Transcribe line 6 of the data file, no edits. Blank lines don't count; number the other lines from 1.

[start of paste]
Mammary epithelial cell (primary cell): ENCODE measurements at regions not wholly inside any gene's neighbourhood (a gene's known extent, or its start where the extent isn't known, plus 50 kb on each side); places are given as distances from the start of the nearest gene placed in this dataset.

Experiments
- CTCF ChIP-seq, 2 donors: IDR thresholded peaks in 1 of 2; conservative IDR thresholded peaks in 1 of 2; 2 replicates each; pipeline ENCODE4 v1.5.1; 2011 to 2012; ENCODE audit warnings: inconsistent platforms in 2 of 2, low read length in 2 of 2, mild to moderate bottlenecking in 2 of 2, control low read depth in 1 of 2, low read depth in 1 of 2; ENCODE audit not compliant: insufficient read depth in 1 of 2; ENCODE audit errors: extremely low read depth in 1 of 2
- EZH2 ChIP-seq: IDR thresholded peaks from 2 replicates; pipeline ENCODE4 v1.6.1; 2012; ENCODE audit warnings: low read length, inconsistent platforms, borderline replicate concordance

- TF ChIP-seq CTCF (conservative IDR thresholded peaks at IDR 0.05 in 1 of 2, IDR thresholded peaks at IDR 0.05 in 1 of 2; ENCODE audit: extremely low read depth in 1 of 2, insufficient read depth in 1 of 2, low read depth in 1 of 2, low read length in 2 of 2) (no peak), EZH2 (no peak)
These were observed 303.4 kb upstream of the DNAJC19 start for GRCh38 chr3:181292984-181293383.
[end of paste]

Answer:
These were observed 303.4 kb upstream of the DNAJC19 start for GRCh38 chr3:181292984-181293383.